scenarios.
Variations in range, d_{max} would lead
to variations in connectivity between nodes providing us with different Incomplete
Distance Matrix (IDM). For the ranging size, d_{max} is
selected to be 2.5m, 5m, 6m, 7.5m and 10m. Gaussian noise level (s ) was set
at level 5. In these experiments, we investigated both Full Distance
Matrix (FDM) approach and IDM. For each experiment, localization
algorithms were executed 10 times and maximum of 200 iterations for both IDM
and FDM.
The mapping error for sensor localization is
better for gradient descent in the range of 250, 500, and 600 using FDM
approach than obtained by SNMPSO as shown in Fig. 6(a). However, when using IDM
approach (see Fig. 6(b)), our SNMPSO can perform, in general, much better than
gradient descent technique, especially for the range 250, 500, 600, and 1000.
In this work, we picked up the challenge to
improve versatile nonlinear mappings [1] employed in visualization, analysis,
classification [2,3], and localization [8, 10] with regard to mapping quality
as well as efficiency. The proposed novel approach employed PSO with Michigan
representation along with timedependent neighborhood function and weighting
[3], basically inspired by Kohonen’s SOM.
The algorithm was compared for several
benchmarks in visualization and the artificial localization of wireless sensor
data to the common gradient descent implementation and found to be competitive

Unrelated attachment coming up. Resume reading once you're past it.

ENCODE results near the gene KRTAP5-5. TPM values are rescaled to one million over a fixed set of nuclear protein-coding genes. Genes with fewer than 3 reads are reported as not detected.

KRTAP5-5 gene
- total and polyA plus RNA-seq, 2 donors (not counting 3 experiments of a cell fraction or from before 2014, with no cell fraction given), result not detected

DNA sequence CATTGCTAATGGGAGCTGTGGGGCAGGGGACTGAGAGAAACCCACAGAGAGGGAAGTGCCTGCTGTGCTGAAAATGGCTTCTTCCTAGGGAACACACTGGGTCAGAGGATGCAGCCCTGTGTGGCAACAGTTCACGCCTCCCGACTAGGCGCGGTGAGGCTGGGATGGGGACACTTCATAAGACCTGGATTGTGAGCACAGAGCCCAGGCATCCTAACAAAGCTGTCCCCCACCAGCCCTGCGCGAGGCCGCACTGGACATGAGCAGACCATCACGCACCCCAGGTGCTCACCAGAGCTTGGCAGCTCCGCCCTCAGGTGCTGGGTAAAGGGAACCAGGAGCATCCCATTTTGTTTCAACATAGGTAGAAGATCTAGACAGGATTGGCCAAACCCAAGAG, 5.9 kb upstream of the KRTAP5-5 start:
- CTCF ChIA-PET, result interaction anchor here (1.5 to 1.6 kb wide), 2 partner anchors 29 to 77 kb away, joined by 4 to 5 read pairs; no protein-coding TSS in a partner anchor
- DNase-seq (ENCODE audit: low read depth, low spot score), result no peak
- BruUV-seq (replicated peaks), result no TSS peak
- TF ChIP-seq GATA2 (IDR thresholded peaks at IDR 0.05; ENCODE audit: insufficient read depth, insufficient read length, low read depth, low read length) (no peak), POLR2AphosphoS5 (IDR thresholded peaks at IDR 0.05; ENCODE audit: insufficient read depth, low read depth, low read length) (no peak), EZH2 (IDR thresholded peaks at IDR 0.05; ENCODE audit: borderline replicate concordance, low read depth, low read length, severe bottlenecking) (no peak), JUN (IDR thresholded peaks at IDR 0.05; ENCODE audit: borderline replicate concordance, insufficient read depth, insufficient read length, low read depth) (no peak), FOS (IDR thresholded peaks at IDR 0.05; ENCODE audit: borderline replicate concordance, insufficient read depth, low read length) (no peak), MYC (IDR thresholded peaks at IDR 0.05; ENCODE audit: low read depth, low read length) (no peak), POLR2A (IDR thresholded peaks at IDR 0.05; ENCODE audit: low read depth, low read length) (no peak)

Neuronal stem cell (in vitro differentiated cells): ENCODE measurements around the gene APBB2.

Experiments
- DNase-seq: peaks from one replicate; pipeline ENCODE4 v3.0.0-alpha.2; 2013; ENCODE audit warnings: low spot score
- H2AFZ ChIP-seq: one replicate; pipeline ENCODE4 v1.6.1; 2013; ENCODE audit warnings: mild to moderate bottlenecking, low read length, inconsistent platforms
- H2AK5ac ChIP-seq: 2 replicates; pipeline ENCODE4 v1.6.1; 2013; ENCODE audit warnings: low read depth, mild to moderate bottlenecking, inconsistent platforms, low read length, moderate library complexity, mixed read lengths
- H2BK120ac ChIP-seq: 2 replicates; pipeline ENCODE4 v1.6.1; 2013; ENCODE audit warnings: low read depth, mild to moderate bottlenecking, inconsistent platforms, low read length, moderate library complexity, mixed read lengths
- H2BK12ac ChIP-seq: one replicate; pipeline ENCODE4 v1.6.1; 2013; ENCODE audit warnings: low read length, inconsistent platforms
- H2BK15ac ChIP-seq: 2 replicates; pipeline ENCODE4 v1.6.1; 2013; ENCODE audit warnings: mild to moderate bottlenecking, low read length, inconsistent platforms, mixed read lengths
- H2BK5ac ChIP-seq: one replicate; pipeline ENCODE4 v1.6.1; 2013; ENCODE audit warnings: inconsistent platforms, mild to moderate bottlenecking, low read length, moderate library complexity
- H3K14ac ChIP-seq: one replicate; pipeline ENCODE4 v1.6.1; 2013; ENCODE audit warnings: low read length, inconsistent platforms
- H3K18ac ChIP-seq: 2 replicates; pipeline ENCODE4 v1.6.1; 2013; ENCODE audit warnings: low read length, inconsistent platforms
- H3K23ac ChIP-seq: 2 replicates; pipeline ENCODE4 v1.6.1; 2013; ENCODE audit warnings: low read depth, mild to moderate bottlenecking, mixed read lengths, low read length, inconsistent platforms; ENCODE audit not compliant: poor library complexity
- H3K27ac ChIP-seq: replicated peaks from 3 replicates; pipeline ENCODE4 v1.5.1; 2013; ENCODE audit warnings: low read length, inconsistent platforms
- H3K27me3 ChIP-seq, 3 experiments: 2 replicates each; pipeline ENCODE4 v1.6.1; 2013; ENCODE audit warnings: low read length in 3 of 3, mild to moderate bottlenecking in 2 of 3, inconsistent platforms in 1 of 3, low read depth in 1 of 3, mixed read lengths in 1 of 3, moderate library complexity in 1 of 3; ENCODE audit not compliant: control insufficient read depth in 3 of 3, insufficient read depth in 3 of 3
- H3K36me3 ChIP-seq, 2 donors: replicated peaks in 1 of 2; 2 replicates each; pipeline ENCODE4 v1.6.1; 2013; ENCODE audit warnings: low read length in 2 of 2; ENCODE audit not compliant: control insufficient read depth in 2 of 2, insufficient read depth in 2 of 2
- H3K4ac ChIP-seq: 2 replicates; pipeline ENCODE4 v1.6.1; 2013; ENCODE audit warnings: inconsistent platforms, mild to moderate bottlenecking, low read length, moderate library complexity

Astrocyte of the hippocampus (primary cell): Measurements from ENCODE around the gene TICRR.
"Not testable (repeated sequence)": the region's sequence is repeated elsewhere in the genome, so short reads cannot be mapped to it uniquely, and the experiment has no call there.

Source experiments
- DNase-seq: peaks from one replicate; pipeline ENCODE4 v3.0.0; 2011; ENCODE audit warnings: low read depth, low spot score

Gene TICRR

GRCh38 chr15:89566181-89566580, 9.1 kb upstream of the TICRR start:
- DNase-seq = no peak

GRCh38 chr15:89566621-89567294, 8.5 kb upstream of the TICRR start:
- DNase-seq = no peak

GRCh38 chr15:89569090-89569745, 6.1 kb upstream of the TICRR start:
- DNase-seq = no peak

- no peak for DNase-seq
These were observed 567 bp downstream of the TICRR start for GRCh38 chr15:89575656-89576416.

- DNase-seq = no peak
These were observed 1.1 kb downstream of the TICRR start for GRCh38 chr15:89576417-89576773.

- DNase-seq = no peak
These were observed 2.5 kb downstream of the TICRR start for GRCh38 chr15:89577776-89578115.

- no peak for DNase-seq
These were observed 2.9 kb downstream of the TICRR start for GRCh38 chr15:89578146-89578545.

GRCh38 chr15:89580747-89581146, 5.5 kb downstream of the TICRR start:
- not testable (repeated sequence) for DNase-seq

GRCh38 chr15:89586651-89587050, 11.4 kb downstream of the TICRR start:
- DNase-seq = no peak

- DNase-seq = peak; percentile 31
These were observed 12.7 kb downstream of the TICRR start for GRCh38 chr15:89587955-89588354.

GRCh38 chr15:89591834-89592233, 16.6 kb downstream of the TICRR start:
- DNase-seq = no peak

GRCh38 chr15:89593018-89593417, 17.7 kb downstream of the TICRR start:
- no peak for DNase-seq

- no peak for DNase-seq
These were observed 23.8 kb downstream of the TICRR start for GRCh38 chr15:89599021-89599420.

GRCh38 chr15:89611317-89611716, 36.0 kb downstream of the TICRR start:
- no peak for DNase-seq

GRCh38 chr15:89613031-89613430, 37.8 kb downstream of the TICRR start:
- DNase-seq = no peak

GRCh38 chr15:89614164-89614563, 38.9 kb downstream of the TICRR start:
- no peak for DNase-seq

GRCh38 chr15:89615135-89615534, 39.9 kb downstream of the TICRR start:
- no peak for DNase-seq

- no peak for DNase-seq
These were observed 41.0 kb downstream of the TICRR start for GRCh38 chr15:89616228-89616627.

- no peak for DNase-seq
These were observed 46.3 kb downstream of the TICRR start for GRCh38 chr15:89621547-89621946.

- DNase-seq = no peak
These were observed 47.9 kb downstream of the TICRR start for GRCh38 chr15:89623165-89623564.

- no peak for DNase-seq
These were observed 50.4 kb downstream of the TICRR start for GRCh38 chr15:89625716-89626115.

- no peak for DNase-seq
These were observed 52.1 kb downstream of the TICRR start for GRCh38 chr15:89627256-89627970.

either with regard to achievable mapping error, speed, or both.
In future work, we will refine the method,
employ it to more benchmarks in visualization as well as localization and
extend its use to classification. In particular, its application to
localization in sensor modalities other than RF ranging information and options
of distributed computation in WSN will be subject of study.
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Kuncup Iswandy received the B.E. degrees from University of
Trisakti, Jakarta, Indonesia, in 1999 and M.Sc. degrees from University of
Kaiserslautern, Germany, in 2005, respectively. He is currently working
toward the Ph.D. degree in Institute of Integrated Sensor Systems, EIT,
University of Kaiserslautern, Germany. His current research focuses on
automated design of intelligent integrated sensor systems, wireless sensor
networks, pattern recognition, and evolutionary computation techniques. 



Andreas König received the diploma and Ph.D. degrees in
electrical engineering from TU Darmstadt Darmstadt, Germany, in 1990 and 1995
in Microelectronic Systems and Neural Networks, respectively. In 1995, he was
with FraunhoferInstitute for Information and Data processing IITB in
Karlsruhe in the Department Image and Signal Interpretation, Machine Vision
Group pursuing research in visual automated inspection and aerial/satellite
image evaluation. In 1996, he
became appointed Assistant Prof. (Hochschuldozent) for
Electronic Devices at TU Dresden pursuing research on massively parallel
architectures and analog integrated circuits for robust vision systems. After
a temporary assignment as head of the chair of computer engineering at TU
Chemnitz in 2001, he was appointed Professor and Head of Institute of
Integrated Sensor Systems, Dept. of Electrical and Computer Engineering, TU
Kaiserslautern, pursuing research on robust, adaptive/selfx multisensory
system design, integration, and application, e.g., in industrial vision,
measurement and instrumentation, home automation, Ambient Intelligence, and
wireless sensor networks. He founded and currently heads the IEEE CIS German
chapter and is Senior member of IEEE. He serves an editorial/advisory board
member for the Journals of Hybrid Intelligent Systems and
KnowledgeBasedEngineering and is member of the MIRLabs. He is author or
coauthor of more than 100 technical papers in the field of his research.